Hepatitis B virus (HBV) reactivation, in some cases resulting in fulminant hepatitis, hepatic failure and death, can occur in patients treated with anti-CD20 antibodies such as obinutuzumab. HBV reactivation has been reported in patients who are HBsAg positive and also in patients who are HBsAg negative but are anti-HBc positive. Reactivation has also occurred in patients who appear to have resolved hepatitis B infection (i.e. HBsAg negative, anti-HBc positive, and hepatitis B surface antibody positive).

John Cunningham virus virus infection resulting in progressive multifocal leukoencephalopathy (PML), which can be fatal, was observed in patients treated with obinutuzumab. Consider the diagnosis of PML in any patient presenting with new onset or changes to preexisting neurologic manifestations. Obinutuzumab can also cause severe and life-threatening infusion reactions. Two-thirds of patients experienced a reaction to the first 1000 mg infused of obinutuzumab. Infusion reactions can also occur with subsequent infusions. Symptoms may include hypotension, tachycardia, dyspnea, and respiratory symptoms.

Acute renal failure, hyperkalemia, hypocalcemia, hyperuricemia, and/or hyperphosphatemia from tumor lysis syndrome (TLS) can occur within 12-24 h after the first infusion. Patients with high tumor burden and/or high circulating lymphocyte count (>25 × 10 9 /L) are at greater risk for TLS and should receive appropriate tumor lysis prophylaxis with antihyperuricemics (e.g., allopurinol) and hydration beginning 12-24 h prior to the infusion of obinutuzumab. Moreover, serious bacterial, fungal, and new or reactivated viral infections can occur during and following obinutuzumab therapy. Do not administer obinutuzumab to patients with an active infection. Patients with a history of recurring or chronic infections may be at increased risk of infection.

Obinutuzumab in combination with chlorambucil caused Grade 3 or 4 neutropenia in 34% of patients in the trial. Patients with Grade 3-4 neutropenia should be monitored frequently with regular laboratory tests until resolution. Anticipate, evaluate, and treat any symptoms or signs of developing infection. Obinutuzumab in combination with chlorambucil also caused Grade 3 or 4 thrombocytopenia in 12% of patients in the trial. In 5% of patients, obinutuzumab caused an acute thrombocytopenia occurring within 24 h after the obinutuzumab infusion. In patients with Grade 3 or 4 thrombocytopenia, monitor platelet counts more frequently until resolution. Transfusion of blood products (i.e., platelet transfusion) may be necessary.

The safety and efficacy of immunization with live or attenuated viral vaccines during or following obinutuzumab therapy has not been studied. Immunization with live virus vaccines is not recommended during treatment and until B-cell recovery. There are no known contraindications to Obinutuzumab therapy. No formal drug interaction studies have been conducted with obinutuzumab. [12]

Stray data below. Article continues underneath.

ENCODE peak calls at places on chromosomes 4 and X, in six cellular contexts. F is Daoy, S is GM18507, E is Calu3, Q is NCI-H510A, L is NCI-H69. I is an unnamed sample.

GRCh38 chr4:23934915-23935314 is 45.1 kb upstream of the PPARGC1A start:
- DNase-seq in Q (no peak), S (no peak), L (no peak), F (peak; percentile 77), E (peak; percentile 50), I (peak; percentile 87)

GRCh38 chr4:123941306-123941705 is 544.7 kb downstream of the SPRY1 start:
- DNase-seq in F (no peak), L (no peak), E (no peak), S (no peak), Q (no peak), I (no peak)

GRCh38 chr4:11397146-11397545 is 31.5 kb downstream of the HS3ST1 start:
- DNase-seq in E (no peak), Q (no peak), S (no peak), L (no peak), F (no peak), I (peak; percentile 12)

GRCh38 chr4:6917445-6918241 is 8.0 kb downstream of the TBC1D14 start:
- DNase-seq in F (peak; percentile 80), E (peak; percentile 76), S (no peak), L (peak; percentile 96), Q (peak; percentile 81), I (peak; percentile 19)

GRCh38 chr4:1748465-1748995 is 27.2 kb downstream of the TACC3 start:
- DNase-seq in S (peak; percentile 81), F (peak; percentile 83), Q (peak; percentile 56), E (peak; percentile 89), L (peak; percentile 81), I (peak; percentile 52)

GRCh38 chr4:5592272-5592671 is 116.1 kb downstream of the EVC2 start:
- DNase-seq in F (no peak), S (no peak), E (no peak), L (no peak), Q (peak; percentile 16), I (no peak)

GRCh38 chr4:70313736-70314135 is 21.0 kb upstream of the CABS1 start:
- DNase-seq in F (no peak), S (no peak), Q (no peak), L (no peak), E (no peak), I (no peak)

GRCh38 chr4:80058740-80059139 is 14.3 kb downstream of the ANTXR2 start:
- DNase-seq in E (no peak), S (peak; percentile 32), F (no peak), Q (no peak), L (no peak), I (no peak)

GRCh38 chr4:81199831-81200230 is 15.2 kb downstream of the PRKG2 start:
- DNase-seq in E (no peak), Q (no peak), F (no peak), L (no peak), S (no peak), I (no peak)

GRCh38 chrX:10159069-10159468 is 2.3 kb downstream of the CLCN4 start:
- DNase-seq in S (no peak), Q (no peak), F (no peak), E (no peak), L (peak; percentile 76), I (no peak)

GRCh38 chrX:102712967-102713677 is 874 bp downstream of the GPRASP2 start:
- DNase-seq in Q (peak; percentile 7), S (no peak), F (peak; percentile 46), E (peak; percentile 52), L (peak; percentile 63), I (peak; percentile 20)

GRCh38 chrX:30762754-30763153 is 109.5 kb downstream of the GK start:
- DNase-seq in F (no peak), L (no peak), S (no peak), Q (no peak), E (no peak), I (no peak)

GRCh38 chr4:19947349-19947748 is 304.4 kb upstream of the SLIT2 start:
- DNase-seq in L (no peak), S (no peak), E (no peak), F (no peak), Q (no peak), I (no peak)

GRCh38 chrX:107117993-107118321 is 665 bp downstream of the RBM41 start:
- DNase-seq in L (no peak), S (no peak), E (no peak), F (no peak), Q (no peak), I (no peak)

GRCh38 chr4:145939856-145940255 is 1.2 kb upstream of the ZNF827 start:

References Top

1.
American Cancer Society. Cancer Facts and Figures 2013. Atlanta, Ga: American Cancer Society; 2013. Available from: http://www.cancer.org/acs/groups/content/@epidemiologysurveilance/documents/document/acspc-036845.pdf. [Last accessed on 2013 Nov 15].  Back to cited text no. 1
    
2.
Chiorazzi N, Rai KR, Ferrarini M. Chronic lymphocytic leukemia. N Engl J Med 2005;352:804-15.  Back to cited text no. 2
    
3.
Hodgson K, Ferrer G, Montserrat E, Moreno C. Chronic lymphocytic leukemia and autoimmunity: A systematic review. Haematologica 2011;96:752-61.  Back to cited text no. 3
    
4.
Tam CS, Keating MJ. Chemoimmunotherapy of chronic lymphocytic leukemia. Nat Rev Clin Oncol 2010;7:521-32.  Back to cited text no. 4
    
5.
Grever MR, Kopecky KJ, Coltman CA, Files JC, Greenberg BR, Hutton JJ, et al. Fludarabine monophosphate: A potentially useful agent in chronic lymphocytic leukemia. Nouv Rev Fr Hematol 1988;30:457-9.  Back to cited text no. 5
    
6.
Keating MJ, Kantarjian H, Talpaz M, Redman J, Koller C, Barlogie B, et al. Fludarabine: A new agent with major activity against chronic lymphocytic leukemia. Blood 1989;74:19-25.  Back to cited text no. 6
    
7.
Byrd JC, Peterson BL, Morrison VA, Park K, Jacobson R, Hoke E, et al. Randomized phase 2 study of fludarabine with concurrent versus sequential treatment with rituximab in symptomatic, untreated patients with B-cell chronic lymphocytic leukemia: Results from Cancer and Leukemia Group B 9712 (CALGB 9712). Blood 2003;101:6-14.  Back to cited text no. 7
    
8.
Keating MJ, Flinn I, Jain V, Binet JL, Hillmen P, Byrd J, et al. Therapeutic role of alemtuzumab (Campath-1H) in patients who have failed fludarabine: Results of a large international study. Blood 2002;99:3554-61.  Back to cited text no. 8
    
9.
Hallek M, Fischer K, Fingerle-Rowson G, Fink AM, Busch R, Mayer J, et al. Addition of rituximab to fludarabine and cyclophosphamide in patients with chronic lymphocytic leukaemia: A randomised, open-label, phase 3 trial. Lancet 2010;376:1164-74.  Back to cited text no. 9
    
10.
Tam CS, O′Brien S, Wierda W, Kantarjian H, Wen S, Do KA, et al. Long-term results of the fludarabine, cyclophosphamide, and rituximab regimen as initial therapy of chronic lymphocytic leukemia. Blood 2008;112:975-80.  Back to cited text no. 10
    
11.
National Cancer Institute at the National Institutes of Health. Available from:  http://www.cancer.gov/drugdictionary?cdrid=570643. [Last accessed on 2013 Nov 20].  Back to cited text no. 11
    
12.
U.S. FDA. Available from: http://www.accessdata.fda.gov/drugsatfda_docs/label/2013/125486s000lbl.pdf. [Last accessed on 2013 Nov 20].  Back to cited text no. 12
    
13.
Owen C, Stewart DA. Obinutuzumab for the treatment of lymphoproliferative disorders. Expert Opin Biol Ther 2012;12:343-51.  Back to cited text no. 13
    



 
 
    Tables

  [Table 1]